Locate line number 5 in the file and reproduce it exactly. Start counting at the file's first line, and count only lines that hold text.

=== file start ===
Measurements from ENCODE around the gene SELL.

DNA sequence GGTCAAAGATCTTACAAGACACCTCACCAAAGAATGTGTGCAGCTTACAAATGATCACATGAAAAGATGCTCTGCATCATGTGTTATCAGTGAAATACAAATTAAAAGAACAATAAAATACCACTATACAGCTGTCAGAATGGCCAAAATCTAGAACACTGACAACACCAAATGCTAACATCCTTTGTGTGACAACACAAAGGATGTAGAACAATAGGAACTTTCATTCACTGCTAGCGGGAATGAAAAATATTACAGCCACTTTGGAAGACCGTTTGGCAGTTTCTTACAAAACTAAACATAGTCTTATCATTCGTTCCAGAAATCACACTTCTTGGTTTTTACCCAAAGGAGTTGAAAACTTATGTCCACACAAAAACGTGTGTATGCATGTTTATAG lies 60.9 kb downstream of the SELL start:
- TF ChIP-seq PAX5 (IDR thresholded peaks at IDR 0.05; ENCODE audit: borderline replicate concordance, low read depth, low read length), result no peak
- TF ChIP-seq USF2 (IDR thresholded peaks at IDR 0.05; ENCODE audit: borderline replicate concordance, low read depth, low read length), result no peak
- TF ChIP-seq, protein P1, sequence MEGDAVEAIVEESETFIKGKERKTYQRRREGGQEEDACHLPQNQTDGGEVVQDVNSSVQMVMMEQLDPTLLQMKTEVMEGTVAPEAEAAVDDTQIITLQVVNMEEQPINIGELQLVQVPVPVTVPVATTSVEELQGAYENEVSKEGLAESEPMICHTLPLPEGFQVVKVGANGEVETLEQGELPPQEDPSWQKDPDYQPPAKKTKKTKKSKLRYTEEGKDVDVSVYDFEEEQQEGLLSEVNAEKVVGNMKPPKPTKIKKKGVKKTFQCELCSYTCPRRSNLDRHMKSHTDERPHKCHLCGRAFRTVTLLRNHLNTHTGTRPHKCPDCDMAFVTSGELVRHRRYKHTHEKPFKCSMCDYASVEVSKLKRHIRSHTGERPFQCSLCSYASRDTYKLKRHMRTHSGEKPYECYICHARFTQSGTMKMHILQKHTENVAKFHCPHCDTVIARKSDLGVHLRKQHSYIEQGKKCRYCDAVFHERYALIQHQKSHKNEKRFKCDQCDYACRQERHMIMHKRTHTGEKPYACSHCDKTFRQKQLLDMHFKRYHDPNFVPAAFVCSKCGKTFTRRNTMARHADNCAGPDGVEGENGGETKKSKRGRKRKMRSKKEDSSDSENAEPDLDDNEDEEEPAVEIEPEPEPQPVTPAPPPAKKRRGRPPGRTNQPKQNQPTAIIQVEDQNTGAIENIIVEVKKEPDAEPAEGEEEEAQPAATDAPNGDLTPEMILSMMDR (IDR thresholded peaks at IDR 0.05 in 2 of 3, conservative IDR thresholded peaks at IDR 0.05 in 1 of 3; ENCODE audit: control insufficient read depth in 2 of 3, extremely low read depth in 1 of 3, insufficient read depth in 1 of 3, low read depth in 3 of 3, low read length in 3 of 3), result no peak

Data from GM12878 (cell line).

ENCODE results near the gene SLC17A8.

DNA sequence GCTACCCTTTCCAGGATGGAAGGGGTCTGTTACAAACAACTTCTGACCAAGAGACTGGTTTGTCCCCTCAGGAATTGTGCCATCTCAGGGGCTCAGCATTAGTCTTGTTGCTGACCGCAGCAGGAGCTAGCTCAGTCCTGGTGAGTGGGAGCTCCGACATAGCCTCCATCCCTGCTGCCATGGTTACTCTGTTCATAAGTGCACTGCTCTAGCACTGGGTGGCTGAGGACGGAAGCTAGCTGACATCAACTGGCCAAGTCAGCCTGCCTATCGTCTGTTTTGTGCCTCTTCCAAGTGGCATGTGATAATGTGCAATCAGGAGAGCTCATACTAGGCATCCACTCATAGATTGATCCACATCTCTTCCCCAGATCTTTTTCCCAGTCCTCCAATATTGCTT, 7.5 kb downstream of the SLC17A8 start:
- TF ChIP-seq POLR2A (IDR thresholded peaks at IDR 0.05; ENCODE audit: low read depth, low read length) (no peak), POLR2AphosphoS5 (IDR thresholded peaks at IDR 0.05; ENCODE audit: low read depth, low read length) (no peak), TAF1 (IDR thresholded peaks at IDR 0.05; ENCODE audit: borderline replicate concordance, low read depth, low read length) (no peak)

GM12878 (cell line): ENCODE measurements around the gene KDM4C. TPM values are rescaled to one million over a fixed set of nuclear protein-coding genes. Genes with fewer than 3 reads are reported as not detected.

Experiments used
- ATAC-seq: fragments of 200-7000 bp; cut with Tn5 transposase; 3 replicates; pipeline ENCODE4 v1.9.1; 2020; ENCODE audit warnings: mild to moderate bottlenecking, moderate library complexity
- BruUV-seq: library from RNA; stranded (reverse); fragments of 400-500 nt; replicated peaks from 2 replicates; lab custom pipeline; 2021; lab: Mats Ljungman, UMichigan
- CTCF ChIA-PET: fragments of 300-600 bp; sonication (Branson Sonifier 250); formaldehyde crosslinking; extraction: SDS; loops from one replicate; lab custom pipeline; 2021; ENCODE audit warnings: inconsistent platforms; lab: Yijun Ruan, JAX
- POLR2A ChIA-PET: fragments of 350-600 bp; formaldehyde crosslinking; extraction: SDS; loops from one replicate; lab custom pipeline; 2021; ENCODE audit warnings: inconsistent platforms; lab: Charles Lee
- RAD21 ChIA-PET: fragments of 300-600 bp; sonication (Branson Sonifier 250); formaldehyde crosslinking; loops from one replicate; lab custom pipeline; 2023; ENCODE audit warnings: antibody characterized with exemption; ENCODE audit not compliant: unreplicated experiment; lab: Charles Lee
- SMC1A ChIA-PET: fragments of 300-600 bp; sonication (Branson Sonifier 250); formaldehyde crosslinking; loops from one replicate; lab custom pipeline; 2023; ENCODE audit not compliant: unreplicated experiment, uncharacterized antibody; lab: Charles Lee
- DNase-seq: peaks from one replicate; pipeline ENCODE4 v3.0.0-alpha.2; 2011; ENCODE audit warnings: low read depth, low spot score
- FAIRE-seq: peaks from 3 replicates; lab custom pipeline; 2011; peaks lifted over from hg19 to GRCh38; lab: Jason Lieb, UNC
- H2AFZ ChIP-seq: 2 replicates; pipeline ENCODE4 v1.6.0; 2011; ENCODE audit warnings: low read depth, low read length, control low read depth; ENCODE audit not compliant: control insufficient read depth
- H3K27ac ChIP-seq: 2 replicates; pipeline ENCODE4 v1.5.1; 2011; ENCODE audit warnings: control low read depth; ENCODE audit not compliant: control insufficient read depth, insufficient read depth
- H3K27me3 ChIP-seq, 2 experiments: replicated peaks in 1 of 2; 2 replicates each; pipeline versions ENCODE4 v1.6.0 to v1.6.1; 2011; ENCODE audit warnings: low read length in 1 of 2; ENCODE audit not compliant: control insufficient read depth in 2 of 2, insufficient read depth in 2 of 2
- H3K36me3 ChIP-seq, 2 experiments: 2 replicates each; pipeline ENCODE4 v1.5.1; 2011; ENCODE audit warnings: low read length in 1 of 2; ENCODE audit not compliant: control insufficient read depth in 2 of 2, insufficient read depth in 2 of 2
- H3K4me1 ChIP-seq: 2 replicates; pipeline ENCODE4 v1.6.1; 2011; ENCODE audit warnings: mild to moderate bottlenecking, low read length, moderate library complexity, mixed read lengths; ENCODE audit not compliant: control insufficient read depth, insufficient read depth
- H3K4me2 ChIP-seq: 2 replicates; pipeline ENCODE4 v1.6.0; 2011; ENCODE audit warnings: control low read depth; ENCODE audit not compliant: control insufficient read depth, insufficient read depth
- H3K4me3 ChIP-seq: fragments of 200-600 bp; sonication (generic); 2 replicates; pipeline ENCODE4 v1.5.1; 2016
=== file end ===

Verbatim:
- TF ChIP-seq, protein P1, sequence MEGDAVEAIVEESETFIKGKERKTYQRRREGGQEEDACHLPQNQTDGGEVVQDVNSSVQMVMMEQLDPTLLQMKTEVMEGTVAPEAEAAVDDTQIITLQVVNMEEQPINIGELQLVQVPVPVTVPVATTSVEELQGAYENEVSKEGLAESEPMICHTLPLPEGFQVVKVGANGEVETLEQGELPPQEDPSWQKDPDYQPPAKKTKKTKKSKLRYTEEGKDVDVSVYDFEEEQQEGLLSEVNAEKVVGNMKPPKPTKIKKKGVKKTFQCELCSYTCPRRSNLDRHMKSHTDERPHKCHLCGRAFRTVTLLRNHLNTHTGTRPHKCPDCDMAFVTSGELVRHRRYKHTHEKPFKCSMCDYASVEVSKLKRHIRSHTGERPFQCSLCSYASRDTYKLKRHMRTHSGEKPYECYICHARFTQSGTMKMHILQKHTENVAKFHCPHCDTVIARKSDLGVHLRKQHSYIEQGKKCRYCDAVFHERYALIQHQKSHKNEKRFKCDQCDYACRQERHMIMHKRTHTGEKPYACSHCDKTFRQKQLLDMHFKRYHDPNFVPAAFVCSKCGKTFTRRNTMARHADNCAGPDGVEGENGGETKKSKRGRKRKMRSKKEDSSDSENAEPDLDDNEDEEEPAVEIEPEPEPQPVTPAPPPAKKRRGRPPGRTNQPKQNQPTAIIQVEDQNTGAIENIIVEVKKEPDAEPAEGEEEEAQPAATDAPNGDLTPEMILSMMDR (IDR thresholded peaks at IDR 0.05 in 2 of 3, conservative IDR thresholded peaks at IDR 0.05 in 1 of 3; ENCODE audit: control insufficient read depth in 2 of 3, extremely low read depth in 1 of 3, insufficient read depth in 1 of 3, low read depth in 3 of 3, low read length in 3 of 3), result no peak